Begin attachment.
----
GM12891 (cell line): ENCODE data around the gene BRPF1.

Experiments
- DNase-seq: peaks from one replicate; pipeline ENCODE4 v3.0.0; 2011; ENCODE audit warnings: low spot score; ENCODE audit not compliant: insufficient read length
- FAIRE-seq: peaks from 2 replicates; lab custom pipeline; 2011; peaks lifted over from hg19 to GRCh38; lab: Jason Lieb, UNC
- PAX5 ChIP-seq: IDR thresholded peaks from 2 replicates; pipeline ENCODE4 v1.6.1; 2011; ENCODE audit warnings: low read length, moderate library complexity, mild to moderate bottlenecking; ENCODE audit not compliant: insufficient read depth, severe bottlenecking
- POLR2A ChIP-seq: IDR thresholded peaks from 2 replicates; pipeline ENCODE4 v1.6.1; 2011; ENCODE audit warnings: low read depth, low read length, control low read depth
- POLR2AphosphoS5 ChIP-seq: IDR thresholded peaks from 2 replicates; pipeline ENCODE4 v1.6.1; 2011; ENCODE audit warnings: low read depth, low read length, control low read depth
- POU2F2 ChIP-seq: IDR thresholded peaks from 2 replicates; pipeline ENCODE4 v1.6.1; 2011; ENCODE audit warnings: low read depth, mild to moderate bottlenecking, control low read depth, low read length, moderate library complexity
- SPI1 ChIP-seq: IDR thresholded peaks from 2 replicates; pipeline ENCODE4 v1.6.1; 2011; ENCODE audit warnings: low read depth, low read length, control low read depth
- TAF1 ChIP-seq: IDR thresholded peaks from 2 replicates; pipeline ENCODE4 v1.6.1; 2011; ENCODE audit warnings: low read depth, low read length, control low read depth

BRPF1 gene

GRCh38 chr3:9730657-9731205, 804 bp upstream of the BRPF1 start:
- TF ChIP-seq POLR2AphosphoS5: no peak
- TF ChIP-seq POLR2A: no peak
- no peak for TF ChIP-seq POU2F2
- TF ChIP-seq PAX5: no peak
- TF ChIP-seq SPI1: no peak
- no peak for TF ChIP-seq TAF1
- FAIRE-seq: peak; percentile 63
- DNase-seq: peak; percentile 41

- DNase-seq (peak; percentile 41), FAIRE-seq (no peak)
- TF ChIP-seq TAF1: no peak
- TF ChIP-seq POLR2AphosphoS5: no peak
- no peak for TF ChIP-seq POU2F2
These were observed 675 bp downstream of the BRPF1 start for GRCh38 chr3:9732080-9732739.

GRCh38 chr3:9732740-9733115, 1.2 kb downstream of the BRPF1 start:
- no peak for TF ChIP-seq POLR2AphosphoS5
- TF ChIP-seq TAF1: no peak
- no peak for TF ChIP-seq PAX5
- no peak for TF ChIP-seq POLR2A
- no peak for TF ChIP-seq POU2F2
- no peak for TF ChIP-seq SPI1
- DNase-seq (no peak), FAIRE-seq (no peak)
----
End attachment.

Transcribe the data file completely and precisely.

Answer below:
GM12891 (cell line): ENCODE data around the gene BRPF1.

Experiments
- DNase-seq: peaks from one replicate; pipeline ENCODE4 v3.0.0; 2011; ENCODE audit warnings: low spot score; ENCODE audit not compliant: insufficient read length
- FAIRE-seq: peaks from 2 replicates; lab custom pipeline; 2011; peaks lifted over from hg19 to GRCh38; lab: Jason Lieb, UNC
- PAX5 ChIP-seq: IDR thresholded peaks from 2 replicates; pipeline ENCODE4 v1.6.1; 2011; ENCODE audit warnings: low read length, moderate library complexity, mild to moderate bottlenecking; ENCODE audit not compliant: insufficient read depth, severe bottlenecking
- POLR2A ChIP-seq: IDR thresholded peaks from 2 replicates; pipeline ENCODE4 v1.6.1; 2011; ENCODE audit warnings: low read depth, low read length, control low read depth
- POLR2AphosphoS5 ChIP-seq: IDR thresholded peaks from 2 replicates; pipeline ENCODE4 v1.6.1; 2011; ENCODE audit warnings: low read depth, low read length, control low read depth
- POU2F2 ChIP-seq: IDR thresholded peaks from 2 replicates; pipeline ENCODE4 v1.6.1; 2011; ENCODE audit warnings: low read depth, mild to moderate bottlenecking, control low read depth, low read length, moderate library complexity
- SPI1 ChIP-seq: IDR thresholded peaks from 2 replicates; pipeline ENCODE4 v1.6.1; 2011; ENCODE audit warnings: low read depth, low read length, control low read depth
- TAF1 ChIP-seq: IDR thresholded peaks from 2 replicates; pipeline ENCODE4 v1.6.1; 2011; ENCODE audit warnings: low read depth, low read length, control low read depth

BRPF1 gene

GRCh38 chr3:9730657-9731205, 804 bp upstream of the BRPF1 start:
- TF ChIP-seq POLR2AphosphoS5: no peak
- TF ChIP-seq POLR2A: no peak
- no peak for TF ChIP-seq POU2F2
- TF ChIP-seq PAX5: no peak
- TF ChIP-seq SPI1: no peak
- no peak for TF ChIP-seq TAF1
- FAIRE-seq: peak; percentile 63
- DNase-seq: peak; percentile 41

- DNase-seq (peak; percentile 41), FAIRE-seq (no peak)
- TF ChIP-seq TAF1: no peak
- TF ChIP-seq POLR2AphosphoS5: no peak
- no peak for TF ChIP-seq POU2F2
These were observed 675 bp downstream of the BRPF1 start for GRCh38 chr3:9732080-9732739.

GRCh38 chr3:9732740-9733115, 1.2 kb downstream of the BRPF1 start:
- no peak for TF ChIP-seq POLR2AphosphoS5
- TF ChIP-seq TAF1: no peak
- no peak for TF ChIP-seq PAX5
- no peak for TF ChIP-seq POLR2A
- no peak for TF ChIP-seq POU2F2
- no peak for TF ChIP-seq SPI1
- DNase-seq (no peak), FAIRE-seq (no peak)